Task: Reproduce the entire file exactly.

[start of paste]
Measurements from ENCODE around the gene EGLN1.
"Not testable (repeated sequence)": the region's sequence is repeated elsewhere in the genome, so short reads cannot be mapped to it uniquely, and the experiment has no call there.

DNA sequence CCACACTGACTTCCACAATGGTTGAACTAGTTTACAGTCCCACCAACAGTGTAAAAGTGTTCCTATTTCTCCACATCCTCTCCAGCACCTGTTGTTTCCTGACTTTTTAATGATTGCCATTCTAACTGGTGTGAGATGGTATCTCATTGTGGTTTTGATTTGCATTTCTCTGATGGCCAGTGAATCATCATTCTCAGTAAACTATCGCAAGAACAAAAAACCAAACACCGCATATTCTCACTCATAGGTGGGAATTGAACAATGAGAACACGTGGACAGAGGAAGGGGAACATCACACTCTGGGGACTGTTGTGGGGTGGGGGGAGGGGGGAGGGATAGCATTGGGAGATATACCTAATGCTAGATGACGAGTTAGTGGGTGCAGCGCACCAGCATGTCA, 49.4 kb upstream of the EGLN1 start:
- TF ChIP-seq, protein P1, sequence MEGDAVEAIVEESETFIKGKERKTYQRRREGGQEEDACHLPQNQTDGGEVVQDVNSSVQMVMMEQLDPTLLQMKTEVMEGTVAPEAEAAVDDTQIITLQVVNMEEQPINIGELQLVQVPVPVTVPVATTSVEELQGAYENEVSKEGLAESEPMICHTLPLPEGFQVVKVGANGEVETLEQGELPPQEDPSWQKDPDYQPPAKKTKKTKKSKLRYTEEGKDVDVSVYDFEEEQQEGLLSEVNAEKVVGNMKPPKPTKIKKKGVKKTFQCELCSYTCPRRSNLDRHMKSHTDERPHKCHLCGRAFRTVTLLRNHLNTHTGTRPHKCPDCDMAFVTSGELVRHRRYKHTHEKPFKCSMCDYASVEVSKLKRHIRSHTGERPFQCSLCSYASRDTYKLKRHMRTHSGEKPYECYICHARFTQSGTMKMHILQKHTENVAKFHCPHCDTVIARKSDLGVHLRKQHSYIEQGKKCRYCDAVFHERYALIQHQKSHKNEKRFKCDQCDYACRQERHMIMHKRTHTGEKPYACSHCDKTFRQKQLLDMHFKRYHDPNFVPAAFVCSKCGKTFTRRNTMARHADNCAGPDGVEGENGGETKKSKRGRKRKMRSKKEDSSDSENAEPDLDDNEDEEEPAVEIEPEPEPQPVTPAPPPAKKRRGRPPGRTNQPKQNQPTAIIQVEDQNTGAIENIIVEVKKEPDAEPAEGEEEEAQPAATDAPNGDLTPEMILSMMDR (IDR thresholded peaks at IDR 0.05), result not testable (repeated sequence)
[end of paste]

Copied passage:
Measurements from ENCODE around the gene EGLN1.
"Not testable (repeated sequence)": the region's sequence is repeated elsewhere in the genome, so short reads cannot be mapped to it uniquely, and the experiment has no call there.

DNA sequence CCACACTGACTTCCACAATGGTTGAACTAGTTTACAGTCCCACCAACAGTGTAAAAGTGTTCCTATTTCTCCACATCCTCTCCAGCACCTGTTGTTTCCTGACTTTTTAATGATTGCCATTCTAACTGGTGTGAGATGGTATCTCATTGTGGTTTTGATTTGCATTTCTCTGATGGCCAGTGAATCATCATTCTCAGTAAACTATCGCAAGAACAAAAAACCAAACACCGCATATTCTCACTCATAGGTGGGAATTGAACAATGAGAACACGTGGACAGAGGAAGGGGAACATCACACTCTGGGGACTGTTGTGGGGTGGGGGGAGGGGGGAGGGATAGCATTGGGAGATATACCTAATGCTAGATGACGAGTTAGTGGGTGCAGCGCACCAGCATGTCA, 49.4 kb upstream of the EGLN1 start:
- TF ChIP-seq, protein P1, sequence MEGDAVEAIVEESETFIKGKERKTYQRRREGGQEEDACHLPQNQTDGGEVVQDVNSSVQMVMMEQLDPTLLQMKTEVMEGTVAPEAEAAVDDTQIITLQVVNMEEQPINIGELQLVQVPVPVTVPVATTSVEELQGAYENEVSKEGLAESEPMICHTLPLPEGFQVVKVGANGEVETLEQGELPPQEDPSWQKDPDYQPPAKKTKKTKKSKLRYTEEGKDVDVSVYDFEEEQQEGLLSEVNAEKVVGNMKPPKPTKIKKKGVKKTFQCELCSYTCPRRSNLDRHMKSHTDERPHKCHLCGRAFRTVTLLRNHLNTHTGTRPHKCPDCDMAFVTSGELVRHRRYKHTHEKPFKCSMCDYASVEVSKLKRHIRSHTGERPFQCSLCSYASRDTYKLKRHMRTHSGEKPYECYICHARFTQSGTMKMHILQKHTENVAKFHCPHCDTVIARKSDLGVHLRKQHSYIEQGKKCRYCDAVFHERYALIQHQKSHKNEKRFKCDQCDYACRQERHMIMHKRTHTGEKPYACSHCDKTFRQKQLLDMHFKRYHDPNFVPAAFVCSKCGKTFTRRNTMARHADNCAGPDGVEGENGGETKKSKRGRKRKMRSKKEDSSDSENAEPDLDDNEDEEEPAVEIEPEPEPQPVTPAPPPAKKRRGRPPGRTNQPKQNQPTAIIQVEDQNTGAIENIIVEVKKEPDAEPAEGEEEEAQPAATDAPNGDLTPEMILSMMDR (IDR thresholded peaks at IDR 0.05), result not testable (repeated sequence)